The Revue Contemporaine has published statistics showing that since the year 1800 the Opera in Paris has produced works by 109 French and 82 foreign composers. But the works of the foreign composers had 8,149 performances, as against 5,934 of the French operas.

Von Bülow conducted orchestral performances of the most elaborate works entirely from memory. His corrections at rehearsals were made with the utmost accuracy, as, for instance; “Twenty-two bars before the letter A, the second oboe played D flat instead of D natural.”

It marks a distinct epoch in the march of feminine progress when a four-act work by a woman is produced at the Opera in Paris. The opera so honored in the present instance is “La Montagne Noire,” by Mlle. Augusta Holmes, and it received from leading critics much discriminating praise.

Miss Marie Wurm, the pianist, has revived, in London, the art of extempore playing, which used to be fashionable up to the time of Mendelssohn. She got Professor Bridge and others to hand her subjects, on which she forthwith proceeded to play preludes and fugues, or suites, or sonatas.

The Rubinstein boom continues in London. The Telegraph says: “Rubinstein is in the ascendant at the Popular Concerts just now. Mr. Chappell will soon produce, for the first time, the Russian master’s solitary quartette for pianoforte and strings—a work highly characteristic of his most energetic and distinctive period.”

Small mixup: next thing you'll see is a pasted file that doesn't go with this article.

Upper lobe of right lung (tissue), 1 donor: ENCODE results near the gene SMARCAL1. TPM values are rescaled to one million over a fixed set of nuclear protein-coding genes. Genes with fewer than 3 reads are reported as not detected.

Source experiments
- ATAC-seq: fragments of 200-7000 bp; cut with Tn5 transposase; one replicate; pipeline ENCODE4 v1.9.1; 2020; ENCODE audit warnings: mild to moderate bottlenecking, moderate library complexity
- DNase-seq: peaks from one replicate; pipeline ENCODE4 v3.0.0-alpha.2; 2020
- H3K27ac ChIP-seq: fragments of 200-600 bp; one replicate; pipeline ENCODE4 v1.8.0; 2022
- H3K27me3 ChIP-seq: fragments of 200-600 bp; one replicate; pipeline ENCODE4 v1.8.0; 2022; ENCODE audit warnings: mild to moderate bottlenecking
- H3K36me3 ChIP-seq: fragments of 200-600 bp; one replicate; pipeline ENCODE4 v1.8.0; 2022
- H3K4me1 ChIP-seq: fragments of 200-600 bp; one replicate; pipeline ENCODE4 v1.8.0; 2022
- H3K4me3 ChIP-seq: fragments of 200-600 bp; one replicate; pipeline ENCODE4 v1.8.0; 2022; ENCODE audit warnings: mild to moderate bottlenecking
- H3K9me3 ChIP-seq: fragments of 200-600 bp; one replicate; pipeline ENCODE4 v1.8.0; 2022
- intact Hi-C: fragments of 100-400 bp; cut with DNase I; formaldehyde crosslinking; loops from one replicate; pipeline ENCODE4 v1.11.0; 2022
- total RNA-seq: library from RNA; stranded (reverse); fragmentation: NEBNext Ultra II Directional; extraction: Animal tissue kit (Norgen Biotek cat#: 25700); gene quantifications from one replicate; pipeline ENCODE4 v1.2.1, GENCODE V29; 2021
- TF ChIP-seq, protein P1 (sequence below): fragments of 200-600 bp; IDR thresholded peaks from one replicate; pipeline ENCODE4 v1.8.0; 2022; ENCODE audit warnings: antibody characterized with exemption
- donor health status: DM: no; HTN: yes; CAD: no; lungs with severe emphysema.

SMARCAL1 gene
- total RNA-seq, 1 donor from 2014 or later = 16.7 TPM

One of the best Conservatories in Europe is that of Brussels. How thoroughly the pupils are drilled may be inferred from the fact that on February 10 Professor Gevaert conducted a concert performance of Wagner’s Rheingold, in which all the vocal and orchestral parts were taken by pupils.

The receipts of the Paris Opera last year were $600,000, for which the Parisians had good opera all the year round except for a month or two in summer. New York pays more than that to hear twenty operas in three months, for the simple reason that singers demand here three times as much as in Europe. But it will not always remain so.